ASI conclude, that at the end 1990’s portfolio diversification could be characterised as including:

  • domestic and international equities
  • value and growth stocks
  • large-cap and small-cap stocks
  • developed and emerging markets
  • government, mortgage and corporate fixed income securities.

 

Fundamentally, this is still a portfolio of equities and bonds. Nevertheless, compared to the domestic two-asset class 60:40 Portfolio of the 1960 – 70s it offered more diversification and weathered the severe market declines of tech bubble burst in 2000 and GFC better.

Pioneering Portfolio Management – the Yale Endowment Model

The 2000’s witnessed the emergence of the “Endowment Model”. This followed a period of strong performance and evidence of their diversification benefits during the tech bubble burst of 1999-2000.

The Endowment model has been characterised as being based on four core principles: equity bias, diversification, use of less-liquid or complex assets, and value-based investing.

Endowments allocate the largest percentages of their portfolios to alternative asset classes like hedge funds, private equity, venture capital, and real assets e.g. property.

The endowment model was pioneered by David Swensen at Yale University. Yale’s alternative assets fell into three categories: absolute return (or hedge funds); real assets (or property and natural resources); and private equity.

For more on diversification approach adopted by Endowments and Sovereign Wealth Funds please see my previous Post Investment Fees and Investing like and Endowment – Part 2.

Learnings from Norway

The extreme severity the GFC tested all portfolios, including the Endowment Model.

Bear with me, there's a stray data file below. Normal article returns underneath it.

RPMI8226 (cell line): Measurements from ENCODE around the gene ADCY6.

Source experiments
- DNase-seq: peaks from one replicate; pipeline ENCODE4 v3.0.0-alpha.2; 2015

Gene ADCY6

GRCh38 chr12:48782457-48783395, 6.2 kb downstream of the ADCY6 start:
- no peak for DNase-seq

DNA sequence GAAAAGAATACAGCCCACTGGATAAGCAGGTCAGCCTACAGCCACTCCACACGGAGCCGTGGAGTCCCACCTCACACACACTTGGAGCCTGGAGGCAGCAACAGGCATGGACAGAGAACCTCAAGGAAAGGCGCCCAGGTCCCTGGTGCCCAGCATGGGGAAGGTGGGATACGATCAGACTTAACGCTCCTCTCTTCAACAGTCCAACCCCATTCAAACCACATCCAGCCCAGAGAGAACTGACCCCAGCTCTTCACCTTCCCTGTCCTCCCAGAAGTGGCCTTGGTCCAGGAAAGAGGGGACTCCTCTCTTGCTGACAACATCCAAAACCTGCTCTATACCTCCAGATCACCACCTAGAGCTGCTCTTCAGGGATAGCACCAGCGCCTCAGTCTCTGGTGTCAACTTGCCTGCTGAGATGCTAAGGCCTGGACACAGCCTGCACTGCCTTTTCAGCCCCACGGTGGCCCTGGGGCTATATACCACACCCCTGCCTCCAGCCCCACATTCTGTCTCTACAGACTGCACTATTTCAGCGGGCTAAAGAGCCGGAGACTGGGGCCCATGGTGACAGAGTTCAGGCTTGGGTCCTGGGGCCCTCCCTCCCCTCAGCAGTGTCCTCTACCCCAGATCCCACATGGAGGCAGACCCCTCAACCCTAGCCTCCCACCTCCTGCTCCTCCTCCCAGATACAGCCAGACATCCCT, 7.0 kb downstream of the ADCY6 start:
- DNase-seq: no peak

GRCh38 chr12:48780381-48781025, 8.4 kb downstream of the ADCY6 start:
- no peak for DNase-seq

The dislocation in markets muted the benefits of diversification from alternative investments and left many questioning the actual level of diversification within their portfolio.

In 2009 this disappointment prompted the Norwegian Government Pension fund to commission a study to investigate their returns during the GFC.

The study was undertaken by three prominent professors, Andrew Ang (Columbia Business School), William Goetzmann (Yale University) and Stephen Schaefer (London Business School). The paper is well worth reading.

This study went on to influence portfolio diversification considerations and captures some major learnings from the GFC. The study brought factor investing into greater prominence.

Factors are the underlying drivers of investment returns.  The Nordic study recommended that factor related returns should take centre stage in an investment process.

As a result, the Norwegians rethought about how they structured their portfolios. Other countries have followed, incorporating factor investing into their asset allocations.

Please see my previous Post on Factor Investing and this interview with Andrew Ang, one of the authors of Nordic study, for further details.

Innovation and pressure on Investment Management Fees